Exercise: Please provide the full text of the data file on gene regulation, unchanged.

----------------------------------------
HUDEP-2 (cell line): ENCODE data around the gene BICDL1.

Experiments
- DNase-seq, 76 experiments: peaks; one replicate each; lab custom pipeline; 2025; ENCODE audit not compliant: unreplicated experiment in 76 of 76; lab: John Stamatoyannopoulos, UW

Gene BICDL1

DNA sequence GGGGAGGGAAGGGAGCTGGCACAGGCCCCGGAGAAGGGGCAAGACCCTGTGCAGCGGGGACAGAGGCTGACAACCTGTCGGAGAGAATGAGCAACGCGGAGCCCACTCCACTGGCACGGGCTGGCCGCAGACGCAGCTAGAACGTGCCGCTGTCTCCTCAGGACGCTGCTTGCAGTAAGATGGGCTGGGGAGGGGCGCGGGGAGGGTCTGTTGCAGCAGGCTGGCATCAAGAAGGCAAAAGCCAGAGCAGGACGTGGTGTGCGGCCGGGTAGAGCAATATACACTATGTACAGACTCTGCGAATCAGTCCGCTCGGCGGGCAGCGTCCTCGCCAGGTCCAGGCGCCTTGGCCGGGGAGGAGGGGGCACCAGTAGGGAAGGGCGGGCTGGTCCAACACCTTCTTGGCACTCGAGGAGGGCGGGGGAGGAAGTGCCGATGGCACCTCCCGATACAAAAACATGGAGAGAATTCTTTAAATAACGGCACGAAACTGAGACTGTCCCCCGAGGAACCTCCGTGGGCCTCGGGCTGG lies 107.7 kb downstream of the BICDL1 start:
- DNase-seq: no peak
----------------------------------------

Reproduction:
HUDEP-2 (cell line): ENCODE data around the gene BICDL1.

Experiments
- DNase-seq, 76 experiments: peaks; one replicate each; lab custom pipeline; 2025; ENCODE audit not compliant: unreplicated experiment in 76 of 76; lab: John Stamatoyannopoulos, UW

Gene BICDL1

DNA sequence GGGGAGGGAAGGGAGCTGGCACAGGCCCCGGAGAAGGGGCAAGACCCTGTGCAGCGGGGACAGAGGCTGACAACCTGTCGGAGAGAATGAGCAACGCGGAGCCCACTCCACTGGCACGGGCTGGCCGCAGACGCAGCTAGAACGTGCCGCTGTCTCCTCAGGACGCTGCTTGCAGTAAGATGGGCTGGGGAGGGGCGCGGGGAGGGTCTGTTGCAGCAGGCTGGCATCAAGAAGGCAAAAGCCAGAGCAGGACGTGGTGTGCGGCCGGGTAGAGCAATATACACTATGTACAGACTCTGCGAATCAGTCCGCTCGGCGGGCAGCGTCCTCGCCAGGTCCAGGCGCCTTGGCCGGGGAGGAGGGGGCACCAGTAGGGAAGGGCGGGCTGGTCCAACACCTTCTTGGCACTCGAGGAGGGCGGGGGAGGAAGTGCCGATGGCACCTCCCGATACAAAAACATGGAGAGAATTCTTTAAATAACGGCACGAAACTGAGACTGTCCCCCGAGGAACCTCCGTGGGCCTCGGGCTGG lies 107.7 kb downstream of the BICDL1 start:
- DNase-seq: no peak